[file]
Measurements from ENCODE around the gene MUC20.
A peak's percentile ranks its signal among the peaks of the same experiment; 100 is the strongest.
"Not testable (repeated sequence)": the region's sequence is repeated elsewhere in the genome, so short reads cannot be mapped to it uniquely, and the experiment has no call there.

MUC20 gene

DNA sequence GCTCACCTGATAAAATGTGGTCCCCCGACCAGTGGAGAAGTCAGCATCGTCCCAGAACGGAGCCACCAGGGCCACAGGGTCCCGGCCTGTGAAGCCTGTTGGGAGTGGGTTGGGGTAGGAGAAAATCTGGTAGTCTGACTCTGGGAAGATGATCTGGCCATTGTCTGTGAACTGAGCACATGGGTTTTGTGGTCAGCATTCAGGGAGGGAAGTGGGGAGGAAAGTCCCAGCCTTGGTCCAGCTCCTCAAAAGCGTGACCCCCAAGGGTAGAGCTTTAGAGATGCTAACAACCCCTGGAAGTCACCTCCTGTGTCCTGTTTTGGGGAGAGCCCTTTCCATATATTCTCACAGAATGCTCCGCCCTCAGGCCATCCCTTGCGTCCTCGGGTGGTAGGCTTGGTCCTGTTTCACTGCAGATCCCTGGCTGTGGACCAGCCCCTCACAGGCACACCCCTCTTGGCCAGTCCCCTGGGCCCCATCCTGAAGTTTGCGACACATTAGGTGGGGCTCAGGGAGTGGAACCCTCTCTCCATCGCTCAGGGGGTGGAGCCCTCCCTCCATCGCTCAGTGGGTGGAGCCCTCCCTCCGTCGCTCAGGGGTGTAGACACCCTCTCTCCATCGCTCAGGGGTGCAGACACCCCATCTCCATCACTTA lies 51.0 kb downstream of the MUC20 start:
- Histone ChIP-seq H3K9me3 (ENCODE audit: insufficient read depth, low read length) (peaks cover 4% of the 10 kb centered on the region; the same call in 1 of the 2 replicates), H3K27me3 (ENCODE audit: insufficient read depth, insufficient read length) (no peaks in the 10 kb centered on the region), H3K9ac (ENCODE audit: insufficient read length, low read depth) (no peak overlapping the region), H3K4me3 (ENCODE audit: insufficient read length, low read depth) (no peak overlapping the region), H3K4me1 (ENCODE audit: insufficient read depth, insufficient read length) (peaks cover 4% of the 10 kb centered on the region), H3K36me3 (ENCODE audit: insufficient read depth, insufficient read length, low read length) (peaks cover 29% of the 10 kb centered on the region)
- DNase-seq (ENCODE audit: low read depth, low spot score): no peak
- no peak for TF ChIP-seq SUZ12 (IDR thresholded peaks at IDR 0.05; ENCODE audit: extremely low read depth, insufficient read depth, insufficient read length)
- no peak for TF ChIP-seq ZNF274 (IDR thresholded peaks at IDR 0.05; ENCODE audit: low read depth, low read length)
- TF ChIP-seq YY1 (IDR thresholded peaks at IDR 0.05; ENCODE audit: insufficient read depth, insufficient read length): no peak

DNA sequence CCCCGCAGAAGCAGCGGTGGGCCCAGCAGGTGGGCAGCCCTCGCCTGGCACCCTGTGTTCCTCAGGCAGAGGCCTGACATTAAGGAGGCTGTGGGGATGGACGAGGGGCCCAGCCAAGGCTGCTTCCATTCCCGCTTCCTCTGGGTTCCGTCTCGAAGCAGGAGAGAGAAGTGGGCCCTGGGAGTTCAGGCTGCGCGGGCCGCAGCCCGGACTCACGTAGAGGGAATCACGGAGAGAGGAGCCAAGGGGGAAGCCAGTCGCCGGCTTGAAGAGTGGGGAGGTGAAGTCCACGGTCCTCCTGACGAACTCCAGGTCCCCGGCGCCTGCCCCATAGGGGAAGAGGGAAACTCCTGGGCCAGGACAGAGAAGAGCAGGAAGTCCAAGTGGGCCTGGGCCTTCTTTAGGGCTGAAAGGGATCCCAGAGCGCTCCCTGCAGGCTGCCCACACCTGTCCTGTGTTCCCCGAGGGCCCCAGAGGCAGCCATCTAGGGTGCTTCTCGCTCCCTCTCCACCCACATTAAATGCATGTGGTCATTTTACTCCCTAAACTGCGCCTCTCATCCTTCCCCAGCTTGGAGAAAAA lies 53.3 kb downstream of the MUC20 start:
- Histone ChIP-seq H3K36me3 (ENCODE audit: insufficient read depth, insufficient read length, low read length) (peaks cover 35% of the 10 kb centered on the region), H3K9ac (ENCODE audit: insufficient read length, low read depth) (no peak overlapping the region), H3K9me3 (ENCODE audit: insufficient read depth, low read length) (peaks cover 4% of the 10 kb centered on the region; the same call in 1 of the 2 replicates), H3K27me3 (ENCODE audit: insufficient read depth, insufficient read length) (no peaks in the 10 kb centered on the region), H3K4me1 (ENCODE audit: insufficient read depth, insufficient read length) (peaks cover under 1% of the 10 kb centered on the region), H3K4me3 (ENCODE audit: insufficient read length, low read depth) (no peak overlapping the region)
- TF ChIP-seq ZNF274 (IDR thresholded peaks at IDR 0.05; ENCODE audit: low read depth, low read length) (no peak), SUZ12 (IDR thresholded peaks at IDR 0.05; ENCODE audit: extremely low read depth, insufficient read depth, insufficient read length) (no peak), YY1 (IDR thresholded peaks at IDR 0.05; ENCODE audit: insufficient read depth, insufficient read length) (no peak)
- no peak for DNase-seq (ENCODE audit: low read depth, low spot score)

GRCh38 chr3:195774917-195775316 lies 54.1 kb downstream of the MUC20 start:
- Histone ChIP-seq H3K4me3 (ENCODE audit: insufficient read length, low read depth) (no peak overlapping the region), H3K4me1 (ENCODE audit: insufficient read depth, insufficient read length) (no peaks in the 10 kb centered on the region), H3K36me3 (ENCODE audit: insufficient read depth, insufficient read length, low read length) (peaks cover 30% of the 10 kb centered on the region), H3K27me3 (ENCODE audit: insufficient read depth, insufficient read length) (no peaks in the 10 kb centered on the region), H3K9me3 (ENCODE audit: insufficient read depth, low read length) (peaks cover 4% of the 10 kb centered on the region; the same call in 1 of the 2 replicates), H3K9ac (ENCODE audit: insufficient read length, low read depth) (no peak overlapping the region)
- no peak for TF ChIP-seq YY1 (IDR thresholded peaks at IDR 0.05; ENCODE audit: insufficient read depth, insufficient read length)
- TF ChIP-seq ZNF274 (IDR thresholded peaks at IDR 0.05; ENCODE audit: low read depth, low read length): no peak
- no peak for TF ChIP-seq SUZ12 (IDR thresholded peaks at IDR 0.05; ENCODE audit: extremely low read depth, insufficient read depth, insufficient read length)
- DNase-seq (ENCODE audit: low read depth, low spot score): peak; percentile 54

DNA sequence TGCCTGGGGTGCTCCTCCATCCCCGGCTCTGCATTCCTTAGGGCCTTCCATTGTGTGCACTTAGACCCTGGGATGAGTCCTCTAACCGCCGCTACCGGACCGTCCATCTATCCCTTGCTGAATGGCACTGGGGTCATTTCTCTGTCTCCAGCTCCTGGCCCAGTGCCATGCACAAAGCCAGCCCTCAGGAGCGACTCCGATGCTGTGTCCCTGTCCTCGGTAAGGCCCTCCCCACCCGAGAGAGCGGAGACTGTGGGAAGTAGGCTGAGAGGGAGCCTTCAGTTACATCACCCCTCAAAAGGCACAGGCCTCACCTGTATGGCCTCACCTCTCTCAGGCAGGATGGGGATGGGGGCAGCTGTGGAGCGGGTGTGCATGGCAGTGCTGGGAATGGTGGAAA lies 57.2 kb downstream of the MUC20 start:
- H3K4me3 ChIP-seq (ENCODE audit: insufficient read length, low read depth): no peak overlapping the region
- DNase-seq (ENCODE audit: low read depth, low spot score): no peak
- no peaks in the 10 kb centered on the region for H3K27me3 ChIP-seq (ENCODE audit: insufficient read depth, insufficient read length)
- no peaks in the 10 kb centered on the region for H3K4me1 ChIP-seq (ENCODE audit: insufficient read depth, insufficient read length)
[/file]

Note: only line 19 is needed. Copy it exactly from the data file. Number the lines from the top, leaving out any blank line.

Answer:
- no peak for TF ChIP-seq SUZ12 (IDR thresholded peaks at IDR 0.05; ENCODE audit: extremely low read depth, insufficient read depth, insufficient read length)